Posterior Correction

Posterior Correction is the approach used for many of the cases of idiopathic scoliosis (double major scoliosis, double thoracic scoliosis and neuro-muscular scoliosis). This involves a long incision along the back. Specially designed screws, hooks or bands are placed in the spinal column carefully working around and on either side of the spinal cord. Rods (or Rail rods) are contoured to the desired shape of the spine. The implants are made of Titanium or Cobalt Chromium with some other trace metals.

The correction is then undertaken with Spinal Cord monitoring. There is a small risk of paralysis and needs to be discussed. Spinal cord monitoring ensures neurological safety of the correction.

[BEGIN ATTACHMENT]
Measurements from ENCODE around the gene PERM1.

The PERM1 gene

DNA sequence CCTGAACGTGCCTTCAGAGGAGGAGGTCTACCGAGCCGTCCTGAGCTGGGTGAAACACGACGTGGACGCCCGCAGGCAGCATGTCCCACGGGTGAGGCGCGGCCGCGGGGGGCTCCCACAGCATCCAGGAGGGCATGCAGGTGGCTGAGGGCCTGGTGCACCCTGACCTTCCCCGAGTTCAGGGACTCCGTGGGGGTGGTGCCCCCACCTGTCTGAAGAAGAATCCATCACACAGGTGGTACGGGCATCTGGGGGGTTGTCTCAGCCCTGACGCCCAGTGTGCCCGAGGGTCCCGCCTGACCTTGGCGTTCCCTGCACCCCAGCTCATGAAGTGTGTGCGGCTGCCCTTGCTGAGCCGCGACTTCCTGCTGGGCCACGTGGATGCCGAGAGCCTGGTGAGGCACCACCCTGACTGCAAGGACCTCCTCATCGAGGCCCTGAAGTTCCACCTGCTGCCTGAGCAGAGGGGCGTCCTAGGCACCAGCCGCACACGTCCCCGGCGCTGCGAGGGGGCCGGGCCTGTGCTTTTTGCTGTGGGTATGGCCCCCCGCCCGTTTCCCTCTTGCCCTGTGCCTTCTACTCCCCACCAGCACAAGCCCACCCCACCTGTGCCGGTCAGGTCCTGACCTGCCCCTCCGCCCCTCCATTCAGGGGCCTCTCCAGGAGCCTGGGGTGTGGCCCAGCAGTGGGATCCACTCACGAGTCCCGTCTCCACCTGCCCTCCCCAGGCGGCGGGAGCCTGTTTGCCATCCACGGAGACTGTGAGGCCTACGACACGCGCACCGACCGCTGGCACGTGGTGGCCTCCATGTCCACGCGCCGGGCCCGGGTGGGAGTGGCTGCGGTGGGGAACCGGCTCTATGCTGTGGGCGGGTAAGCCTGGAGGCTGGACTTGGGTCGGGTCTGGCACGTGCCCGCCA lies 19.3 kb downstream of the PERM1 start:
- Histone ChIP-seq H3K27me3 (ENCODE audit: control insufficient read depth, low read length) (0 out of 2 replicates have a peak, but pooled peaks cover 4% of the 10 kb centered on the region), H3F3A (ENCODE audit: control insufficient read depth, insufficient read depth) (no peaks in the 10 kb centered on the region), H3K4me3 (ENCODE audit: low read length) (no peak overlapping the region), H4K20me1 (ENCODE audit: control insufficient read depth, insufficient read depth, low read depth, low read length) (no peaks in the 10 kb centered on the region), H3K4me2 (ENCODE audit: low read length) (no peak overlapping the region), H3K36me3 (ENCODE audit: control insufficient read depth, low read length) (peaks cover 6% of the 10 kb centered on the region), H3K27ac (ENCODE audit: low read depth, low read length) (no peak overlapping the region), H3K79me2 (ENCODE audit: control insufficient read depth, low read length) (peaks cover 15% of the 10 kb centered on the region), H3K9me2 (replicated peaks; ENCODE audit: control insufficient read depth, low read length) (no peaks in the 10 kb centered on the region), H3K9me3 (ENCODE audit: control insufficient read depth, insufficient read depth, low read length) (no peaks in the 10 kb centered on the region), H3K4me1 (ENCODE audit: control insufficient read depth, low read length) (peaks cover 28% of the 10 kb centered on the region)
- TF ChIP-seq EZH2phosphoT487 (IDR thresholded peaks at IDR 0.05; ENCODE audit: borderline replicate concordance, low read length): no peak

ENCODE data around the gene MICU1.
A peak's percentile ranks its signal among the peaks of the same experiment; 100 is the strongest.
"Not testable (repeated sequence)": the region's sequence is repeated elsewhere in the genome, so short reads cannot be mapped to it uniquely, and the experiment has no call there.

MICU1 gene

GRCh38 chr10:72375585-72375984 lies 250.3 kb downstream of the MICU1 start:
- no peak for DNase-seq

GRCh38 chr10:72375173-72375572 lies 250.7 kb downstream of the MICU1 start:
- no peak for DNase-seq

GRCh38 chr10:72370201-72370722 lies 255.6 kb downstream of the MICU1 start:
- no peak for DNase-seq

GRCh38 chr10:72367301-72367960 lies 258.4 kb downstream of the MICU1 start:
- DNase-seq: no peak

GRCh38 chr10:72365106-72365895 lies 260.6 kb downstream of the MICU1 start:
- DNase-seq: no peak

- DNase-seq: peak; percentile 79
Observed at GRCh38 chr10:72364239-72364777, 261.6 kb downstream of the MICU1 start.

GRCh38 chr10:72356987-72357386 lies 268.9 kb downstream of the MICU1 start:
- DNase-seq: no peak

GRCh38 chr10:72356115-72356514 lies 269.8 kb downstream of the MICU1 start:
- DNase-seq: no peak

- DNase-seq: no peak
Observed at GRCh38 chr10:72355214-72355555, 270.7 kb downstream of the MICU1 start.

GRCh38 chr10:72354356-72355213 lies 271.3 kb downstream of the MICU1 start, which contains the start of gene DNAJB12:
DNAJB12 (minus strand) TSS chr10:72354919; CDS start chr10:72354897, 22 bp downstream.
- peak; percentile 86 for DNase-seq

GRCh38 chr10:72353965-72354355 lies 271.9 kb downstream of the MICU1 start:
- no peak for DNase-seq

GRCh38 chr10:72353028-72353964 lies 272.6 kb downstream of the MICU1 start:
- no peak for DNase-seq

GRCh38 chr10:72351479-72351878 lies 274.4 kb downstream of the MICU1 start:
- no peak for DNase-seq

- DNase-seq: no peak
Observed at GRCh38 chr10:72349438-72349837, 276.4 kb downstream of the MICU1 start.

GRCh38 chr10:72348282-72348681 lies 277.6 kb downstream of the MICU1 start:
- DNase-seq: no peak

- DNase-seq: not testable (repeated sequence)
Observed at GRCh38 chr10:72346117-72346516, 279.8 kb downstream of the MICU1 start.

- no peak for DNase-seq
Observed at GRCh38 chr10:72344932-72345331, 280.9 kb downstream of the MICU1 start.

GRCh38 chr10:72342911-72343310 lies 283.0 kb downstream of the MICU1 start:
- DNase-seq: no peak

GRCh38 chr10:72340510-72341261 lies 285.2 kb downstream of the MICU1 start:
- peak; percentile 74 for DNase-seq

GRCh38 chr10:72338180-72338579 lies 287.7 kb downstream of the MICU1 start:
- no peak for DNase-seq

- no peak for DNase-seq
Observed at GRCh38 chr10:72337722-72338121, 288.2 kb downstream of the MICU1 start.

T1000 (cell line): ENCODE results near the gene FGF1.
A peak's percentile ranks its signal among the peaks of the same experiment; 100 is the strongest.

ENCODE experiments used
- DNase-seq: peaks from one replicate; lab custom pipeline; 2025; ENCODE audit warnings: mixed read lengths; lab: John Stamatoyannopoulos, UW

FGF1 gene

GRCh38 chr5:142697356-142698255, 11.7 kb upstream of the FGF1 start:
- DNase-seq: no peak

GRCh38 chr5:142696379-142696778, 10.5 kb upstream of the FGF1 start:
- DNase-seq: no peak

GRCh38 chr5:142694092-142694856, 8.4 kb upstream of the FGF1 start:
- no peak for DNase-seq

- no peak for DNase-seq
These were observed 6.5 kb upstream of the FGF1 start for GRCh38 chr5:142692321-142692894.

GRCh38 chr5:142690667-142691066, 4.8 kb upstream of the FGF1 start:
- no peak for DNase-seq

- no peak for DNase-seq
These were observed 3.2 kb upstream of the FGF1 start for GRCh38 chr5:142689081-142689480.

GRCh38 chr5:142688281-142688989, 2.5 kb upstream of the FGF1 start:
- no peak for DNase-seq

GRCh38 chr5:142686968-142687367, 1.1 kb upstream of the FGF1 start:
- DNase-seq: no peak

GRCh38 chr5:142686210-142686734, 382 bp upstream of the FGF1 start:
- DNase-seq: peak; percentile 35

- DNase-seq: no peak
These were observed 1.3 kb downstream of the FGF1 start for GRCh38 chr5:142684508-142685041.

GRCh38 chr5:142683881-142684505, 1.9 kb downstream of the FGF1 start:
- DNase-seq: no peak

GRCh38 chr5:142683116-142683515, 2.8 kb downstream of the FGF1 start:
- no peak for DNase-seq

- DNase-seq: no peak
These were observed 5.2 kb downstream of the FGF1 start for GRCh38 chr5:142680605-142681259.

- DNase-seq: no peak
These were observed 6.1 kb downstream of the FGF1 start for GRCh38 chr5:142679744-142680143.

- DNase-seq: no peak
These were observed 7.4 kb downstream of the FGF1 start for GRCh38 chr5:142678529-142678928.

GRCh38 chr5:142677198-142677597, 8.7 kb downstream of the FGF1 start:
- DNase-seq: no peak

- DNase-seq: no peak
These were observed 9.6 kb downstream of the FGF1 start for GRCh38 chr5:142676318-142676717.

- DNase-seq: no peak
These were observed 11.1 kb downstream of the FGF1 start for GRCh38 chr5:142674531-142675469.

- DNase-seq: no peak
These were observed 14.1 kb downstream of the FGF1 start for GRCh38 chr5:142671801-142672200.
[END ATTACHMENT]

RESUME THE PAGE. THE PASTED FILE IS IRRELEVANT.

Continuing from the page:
The operated segments are fused and should not move in the future. Bone grafts are used to achieve fusion. These are partly the patients bone and partly donated bone. The screws and rods are not routinely removed. Sometimes an area does not fuse leading to a pseudarthrosis. This may need more surgery. This may be associated with infection or a rod breakage.

The other complications of this surgical approach are infection, deep vein thrombosis, pulmonary embolism.